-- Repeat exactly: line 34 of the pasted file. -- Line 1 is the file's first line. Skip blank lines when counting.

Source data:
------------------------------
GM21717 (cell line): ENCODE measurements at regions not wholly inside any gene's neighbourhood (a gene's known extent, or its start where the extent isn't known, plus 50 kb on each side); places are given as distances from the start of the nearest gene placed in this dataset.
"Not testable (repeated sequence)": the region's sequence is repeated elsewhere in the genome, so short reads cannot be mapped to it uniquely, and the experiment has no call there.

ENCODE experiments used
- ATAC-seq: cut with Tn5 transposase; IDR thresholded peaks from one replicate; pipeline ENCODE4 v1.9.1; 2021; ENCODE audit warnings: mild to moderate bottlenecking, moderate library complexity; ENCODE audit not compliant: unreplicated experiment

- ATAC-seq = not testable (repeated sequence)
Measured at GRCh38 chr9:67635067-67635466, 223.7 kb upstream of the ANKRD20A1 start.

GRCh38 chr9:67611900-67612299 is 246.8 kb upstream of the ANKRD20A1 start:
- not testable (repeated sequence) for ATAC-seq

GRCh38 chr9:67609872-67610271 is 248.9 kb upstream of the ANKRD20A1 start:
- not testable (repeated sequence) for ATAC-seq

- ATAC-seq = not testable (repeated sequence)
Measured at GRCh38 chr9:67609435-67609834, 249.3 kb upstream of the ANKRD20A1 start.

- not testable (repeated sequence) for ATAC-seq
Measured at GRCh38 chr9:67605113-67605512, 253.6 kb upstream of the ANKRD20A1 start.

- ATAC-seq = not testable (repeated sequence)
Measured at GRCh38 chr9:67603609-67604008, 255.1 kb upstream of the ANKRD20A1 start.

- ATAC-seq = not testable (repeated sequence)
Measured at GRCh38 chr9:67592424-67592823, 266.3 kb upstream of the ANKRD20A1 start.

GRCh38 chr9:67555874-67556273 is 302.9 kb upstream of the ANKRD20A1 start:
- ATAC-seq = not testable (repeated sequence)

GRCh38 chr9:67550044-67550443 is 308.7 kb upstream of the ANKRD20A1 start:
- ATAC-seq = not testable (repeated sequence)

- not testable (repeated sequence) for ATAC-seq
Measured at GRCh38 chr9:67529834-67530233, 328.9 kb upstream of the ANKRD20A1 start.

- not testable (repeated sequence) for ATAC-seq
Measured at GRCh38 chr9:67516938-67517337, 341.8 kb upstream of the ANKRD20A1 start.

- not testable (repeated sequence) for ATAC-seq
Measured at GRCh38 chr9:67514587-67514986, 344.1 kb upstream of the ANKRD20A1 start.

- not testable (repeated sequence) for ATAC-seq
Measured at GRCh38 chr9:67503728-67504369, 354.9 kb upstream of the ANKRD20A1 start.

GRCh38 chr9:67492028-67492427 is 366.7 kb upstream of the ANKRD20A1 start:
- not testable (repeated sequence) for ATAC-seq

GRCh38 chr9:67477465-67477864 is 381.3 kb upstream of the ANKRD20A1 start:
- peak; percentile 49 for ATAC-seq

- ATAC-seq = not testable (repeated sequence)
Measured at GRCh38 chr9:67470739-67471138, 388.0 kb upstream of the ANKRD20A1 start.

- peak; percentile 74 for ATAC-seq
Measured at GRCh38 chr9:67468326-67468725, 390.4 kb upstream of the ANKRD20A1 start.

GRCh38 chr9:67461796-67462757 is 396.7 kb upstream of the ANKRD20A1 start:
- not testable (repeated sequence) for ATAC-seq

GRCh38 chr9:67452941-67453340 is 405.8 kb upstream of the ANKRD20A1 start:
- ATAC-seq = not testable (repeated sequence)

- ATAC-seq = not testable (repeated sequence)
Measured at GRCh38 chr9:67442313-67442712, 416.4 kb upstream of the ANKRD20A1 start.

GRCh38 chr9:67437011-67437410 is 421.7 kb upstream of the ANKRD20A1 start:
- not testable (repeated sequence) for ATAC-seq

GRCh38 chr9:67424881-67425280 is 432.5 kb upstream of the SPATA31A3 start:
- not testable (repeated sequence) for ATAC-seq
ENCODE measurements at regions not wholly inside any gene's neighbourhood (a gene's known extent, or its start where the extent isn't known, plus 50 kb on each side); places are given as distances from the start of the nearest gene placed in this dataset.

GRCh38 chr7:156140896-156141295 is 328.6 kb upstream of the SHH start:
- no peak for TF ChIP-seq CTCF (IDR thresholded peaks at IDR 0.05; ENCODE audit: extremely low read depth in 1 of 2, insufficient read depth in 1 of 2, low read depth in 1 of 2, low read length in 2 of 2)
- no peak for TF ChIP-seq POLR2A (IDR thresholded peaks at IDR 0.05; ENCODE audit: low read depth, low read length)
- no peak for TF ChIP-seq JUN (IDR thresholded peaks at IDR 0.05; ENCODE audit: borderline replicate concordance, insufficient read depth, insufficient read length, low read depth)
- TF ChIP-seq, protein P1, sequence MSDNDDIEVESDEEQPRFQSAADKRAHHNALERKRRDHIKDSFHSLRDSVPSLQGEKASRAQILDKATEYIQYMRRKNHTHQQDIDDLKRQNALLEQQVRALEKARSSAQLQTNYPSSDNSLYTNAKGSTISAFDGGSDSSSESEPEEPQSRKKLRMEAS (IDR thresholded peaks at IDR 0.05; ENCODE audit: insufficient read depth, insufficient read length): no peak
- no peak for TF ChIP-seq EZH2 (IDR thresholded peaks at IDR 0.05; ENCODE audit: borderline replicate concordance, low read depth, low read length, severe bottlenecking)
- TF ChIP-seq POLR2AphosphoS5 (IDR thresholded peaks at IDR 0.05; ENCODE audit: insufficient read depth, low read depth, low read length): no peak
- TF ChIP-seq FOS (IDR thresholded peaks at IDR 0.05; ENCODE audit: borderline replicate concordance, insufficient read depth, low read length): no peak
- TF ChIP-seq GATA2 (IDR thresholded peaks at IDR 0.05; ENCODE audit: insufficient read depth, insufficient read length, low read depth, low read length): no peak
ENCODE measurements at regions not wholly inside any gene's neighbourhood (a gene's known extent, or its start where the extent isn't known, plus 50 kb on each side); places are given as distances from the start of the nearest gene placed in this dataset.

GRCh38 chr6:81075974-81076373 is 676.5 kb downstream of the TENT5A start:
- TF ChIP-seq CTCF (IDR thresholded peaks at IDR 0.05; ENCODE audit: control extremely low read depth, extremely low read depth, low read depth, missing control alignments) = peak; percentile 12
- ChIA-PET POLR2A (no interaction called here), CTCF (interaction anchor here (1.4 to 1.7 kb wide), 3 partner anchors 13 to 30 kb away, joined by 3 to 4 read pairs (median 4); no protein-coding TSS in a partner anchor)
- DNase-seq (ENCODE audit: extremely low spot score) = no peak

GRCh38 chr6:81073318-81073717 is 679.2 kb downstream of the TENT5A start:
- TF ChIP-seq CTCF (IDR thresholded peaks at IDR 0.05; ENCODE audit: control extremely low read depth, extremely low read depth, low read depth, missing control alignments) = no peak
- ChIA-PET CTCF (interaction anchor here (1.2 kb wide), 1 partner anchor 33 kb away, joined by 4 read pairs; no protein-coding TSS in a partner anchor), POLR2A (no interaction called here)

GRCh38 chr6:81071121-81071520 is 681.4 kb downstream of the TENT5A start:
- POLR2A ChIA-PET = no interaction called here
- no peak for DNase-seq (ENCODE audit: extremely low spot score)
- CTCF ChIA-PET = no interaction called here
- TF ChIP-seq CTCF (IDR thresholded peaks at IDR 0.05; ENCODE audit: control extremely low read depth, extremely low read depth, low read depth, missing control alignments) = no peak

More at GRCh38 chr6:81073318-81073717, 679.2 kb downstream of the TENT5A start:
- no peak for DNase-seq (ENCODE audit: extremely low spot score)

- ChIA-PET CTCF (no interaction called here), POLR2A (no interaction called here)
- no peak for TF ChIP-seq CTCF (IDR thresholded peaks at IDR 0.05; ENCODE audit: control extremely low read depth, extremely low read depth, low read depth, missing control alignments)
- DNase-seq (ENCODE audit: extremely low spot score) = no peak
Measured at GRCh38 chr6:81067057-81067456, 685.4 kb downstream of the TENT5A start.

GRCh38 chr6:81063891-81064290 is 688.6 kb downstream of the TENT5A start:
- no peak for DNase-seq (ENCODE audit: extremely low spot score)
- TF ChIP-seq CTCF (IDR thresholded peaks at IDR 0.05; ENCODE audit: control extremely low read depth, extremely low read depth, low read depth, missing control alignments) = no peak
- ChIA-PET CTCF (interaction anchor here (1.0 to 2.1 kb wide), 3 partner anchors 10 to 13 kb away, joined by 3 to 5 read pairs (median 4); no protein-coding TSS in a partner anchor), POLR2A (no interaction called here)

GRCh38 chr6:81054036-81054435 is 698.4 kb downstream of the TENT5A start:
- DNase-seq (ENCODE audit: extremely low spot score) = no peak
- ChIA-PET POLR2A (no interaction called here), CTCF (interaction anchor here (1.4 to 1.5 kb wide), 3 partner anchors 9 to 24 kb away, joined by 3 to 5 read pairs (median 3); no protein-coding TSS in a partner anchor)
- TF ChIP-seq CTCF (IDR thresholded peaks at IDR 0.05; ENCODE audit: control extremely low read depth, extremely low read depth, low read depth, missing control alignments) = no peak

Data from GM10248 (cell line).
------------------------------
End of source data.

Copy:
- peak; percentile 49 for ATAC-seq